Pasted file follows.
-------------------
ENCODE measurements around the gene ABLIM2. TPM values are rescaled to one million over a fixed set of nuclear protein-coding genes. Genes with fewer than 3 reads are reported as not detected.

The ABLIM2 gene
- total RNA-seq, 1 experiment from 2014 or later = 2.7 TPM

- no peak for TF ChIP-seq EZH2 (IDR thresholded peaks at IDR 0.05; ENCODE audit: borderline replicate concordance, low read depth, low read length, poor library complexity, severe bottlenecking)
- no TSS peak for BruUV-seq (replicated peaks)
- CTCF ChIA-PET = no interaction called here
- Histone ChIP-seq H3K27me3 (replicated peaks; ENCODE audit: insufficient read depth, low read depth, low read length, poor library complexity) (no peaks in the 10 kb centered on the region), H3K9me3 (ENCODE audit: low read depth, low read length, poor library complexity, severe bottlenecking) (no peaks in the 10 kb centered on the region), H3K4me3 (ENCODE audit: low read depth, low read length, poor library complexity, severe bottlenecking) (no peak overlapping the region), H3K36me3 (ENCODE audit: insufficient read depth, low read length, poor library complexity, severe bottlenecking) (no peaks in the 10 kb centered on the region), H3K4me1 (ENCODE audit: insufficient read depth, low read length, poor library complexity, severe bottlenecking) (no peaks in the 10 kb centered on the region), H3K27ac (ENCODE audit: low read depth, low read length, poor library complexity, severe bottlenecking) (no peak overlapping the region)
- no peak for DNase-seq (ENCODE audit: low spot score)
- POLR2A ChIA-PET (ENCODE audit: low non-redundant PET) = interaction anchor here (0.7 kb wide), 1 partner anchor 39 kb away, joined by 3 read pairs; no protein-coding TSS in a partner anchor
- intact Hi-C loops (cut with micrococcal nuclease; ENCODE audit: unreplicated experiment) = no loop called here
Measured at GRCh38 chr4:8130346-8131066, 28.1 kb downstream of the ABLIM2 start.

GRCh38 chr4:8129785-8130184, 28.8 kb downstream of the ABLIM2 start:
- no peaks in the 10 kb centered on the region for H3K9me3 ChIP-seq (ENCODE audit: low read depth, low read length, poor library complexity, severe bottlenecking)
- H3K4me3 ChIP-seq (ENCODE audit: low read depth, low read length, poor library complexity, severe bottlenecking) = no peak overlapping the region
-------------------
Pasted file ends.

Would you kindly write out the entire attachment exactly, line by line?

ENCODE measurements around the gene ABLIM2. TPM values are rescaled to one million over a fixed set of nuclear protein-coding genes. Genes with fewer than 3 reads are reported as not detected.

The ABLIM2 gene
- total RNA-seq, 1 experiment from 2014 or later = 2.7 TPM

- no peak for TF ChIP-seq EZH2 (IDR thresholded peaks at IDR 0.05; ENCODE audit: borderline replicate concordance, low read depth, low read length, poor library complexity, severe bottlenecking)
- no TSS peak for BruUV-seq (replicated peaks)
- CTCF ChIA-PET = no interaction called here
- Histone ChIP-seq H3K27me3 (replicated peaks; ENCODE audit: insufficient read depth, low read depth, low read length, poor library complexity) (no peaks in the 10 kb centered on the region), H3K9me3 (ENCODE audit: low read depth, low read length, poor library complexity, severe bottlenecking) (no peaks in the 10 kb centered on the region), H3K4me3 (ENCODE audit: low read depth, low read length, poor library complexity, severe bottlenecking) (no peak overlapping the region), H3K36me3 (ENCODE audit: insufficient read depth, low read length, poor library complexity, severe bottlenecking) (no peaks in the 10 kb centered on the region), H3K4me1 (ENCODE audit: insufficient read depth, low read length, poor library complexity, severe bottlenecking) (no peaks in the 10 kb centered on the region), H3K27ac (ENCODE audit: low read depth, low read length, poor library complexity, severe bottlenecking) (no peak overlapping the region)
- no peak for DNase-seq (ENCODE audit: low spot score)
- POLR2A ChIA-PET (ENCODE audit: low non-redundant PET) = interaction anchor here (0.7 kb wide), 1 partner anchor 39 kb away, joined by 3 read pairs; no protein-coding TSS in a partner anchor
- intact Hi-C loops (cut with micrococcal nuclease; ENCODE audit: unreplicated experiment) = no loop called here
Measured at GRCh38 chr4:8130346-8131066, 28.1 kb downstream of the ABLIM2 start.

GRCh38 chr4:8129785-8130184, 28.8 kb downstream of the ABLIM2 start:
- no peaks in the 10 kb centered on the region for H3K9me3 ChIP-seq (ENCODE audit: low read depth, low read length, poor library complexity, severe bottlenecking)
- H3K4me3 ChIP-seq (ENCODE audit: low read depth, low read length, poor library complexity, severe bottlenecking) = no peak overlapping the region